The evidence keeps pointing to high employment rates aiding productivity growth. We now have three distinct episodes in which productivity growth outperformed in the past 40 years for reasons other than aggregate job loss: the late 1990s, 2019, and 2023. What do those periods have in common? The Prime-Age 25-54 Employment Rate was elevated and above 80%, such that labor market was in a more mature state and job and hours growth was primed to endogenously cool. Productivity growth is a multi-causal phenomenon, but recent history suggests that getting to elevated levels of prime-age employment raises the odds of achieving impressive growth outcomes. In a univariate linear specification that excludes recession-distorted observations, 1% higher on the Prime-Age Employment Rate translates into an additional 0.3% of productivity growth.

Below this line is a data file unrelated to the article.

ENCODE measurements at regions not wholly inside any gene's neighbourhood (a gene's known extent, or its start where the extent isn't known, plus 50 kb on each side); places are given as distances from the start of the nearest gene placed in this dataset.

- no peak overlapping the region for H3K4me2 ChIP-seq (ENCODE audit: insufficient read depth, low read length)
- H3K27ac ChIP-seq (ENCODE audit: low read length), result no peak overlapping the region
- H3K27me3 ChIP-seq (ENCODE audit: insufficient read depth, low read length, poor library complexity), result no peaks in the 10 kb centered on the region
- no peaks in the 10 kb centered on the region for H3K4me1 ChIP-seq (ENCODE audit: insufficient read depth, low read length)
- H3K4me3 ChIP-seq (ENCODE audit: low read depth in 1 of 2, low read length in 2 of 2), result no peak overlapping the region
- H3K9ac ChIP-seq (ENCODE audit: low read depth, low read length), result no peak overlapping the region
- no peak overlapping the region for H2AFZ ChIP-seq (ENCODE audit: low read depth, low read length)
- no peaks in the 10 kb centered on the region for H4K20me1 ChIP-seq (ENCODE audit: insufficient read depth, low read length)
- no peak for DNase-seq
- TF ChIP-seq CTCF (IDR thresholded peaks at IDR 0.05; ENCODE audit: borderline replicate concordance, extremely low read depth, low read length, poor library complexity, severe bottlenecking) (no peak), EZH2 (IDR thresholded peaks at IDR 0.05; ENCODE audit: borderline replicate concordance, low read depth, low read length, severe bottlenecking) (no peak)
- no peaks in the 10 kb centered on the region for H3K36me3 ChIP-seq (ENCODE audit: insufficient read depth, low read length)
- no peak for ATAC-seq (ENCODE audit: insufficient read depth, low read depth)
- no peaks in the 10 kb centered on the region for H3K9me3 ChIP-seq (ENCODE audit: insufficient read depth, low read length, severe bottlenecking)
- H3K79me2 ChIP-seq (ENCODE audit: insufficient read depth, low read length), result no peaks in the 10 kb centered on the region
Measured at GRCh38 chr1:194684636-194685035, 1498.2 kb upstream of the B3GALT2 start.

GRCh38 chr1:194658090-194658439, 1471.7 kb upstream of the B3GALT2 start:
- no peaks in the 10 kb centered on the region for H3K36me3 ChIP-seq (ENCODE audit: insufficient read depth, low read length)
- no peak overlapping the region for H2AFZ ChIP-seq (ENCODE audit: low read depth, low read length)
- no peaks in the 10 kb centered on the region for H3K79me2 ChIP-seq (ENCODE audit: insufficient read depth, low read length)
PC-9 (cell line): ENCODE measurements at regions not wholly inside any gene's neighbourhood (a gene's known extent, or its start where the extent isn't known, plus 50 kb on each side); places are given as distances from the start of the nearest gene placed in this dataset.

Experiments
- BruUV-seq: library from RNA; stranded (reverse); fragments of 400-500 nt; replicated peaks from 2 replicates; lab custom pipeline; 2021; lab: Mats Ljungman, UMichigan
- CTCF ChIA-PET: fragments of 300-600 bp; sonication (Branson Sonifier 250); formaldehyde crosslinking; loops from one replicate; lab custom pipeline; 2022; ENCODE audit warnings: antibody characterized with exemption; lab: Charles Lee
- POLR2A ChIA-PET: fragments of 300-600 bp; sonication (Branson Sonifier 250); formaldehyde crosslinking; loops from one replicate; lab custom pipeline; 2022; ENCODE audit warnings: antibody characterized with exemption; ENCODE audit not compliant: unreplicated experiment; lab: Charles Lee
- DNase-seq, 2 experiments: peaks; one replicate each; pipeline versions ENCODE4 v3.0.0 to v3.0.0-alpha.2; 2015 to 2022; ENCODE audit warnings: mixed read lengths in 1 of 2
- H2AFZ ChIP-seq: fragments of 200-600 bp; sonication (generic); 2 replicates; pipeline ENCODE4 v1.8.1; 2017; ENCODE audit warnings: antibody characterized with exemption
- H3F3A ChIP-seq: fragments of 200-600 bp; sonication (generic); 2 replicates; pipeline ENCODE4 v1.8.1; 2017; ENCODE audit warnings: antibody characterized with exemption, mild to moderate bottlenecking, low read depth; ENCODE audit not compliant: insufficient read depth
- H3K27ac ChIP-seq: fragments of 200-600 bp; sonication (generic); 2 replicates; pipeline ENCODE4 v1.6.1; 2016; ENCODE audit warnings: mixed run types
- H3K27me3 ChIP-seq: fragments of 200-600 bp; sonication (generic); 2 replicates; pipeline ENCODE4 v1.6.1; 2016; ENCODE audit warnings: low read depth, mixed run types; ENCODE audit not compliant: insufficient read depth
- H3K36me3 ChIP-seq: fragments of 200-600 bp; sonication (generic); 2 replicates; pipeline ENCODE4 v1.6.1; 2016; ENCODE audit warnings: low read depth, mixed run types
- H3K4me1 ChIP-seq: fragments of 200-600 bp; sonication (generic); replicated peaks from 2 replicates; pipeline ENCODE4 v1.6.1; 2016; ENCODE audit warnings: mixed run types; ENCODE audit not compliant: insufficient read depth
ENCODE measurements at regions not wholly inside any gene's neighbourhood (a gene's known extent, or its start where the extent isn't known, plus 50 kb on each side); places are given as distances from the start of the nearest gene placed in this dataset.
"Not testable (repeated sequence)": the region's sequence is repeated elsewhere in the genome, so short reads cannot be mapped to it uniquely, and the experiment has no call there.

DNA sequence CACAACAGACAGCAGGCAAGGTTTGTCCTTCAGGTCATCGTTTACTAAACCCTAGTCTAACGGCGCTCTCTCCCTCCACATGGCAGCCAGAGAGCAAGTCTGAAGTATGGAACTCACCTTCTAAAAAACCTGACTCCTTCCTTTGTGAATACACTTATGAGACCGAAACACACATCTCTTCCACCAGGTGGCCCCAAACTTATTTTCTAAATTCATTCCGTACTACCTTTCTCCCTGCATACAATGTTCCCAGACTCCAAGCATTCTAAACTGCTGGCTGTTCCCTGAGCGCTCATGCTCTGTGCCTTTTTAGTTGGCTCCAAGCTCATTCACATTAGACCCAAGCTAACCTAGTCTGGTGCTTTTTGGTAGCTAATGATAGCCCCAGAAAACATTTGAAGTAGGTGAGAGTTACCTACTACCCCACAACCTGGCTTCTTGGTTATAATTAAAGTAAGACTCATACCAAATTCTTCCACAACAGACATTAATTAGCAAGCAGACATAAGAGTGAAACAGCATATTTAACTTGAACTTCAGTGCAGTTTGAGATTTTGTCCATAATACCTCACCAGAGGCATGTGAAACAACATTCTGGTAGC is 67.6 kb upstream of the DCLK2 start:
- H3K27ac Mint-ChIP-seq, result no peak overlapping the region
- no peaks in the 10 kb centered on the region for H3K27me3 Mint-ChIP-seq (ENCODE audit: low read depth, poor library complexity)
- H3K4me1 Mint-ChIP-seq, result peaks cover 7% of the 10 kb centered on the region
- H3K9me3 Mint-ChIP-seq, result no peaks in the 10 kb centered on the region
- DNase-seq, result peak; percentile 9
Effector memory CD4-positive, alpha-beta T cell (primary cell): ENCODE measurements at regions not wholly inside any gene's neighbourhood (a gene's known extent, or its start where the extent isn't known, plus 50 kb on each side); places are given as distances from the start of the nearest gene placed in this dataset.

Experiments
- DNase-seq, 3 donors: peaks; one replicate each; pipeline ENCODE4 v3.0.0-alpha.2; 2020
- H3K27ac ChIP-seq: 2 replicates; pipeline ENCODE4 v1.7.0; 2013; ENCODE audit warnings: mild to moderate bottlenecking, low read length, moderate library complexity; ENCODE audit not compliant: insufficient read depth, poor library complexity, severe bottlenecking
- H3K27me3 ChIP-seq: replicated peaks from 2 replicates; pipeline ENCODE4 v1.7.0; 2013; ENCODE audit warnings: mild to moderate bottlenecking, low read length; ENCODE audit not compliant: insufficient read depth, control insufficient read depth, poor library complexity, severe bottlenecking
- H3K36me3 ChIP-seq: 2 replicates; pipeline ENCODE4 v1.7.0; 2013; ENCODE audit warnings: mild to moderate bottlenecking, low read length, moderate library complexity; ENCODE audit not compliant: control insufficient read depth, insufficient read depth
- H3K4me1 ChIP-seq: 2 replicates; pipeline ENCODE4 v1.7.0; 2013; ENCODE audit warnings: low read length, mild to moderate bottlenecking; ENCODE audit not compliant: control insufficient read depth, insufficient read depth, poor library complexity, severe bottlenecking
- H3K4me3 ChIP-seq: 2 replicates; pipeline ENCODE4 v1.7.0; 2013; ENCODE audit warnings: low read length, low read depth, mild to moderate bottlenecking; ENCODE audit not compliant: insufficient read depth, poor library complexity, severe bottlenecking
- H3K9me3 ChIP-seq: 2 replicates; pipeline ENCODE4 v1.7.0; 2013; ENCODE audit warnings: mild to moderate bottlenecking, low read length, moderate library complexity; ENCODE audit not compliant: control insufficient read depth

- Date Posted:
- January 30, 2024
Global spending on the clean-energy transition hit record highs as the world moves to rein in climate change, but it’s still not enough to get on track to net-zero emissions. Total spending surged 17% last year to $1.8 trillion, according to a report Tuesday from BloombergNEF. These include investments to install renewable energy, buy electric vehicles, build hydrogen production systems, and deploy other technologies. Add in the investments in building out clean-energy supply chains, as well as $900 billion in financing, and the total funding in 2023 reached about $2.8 trillion.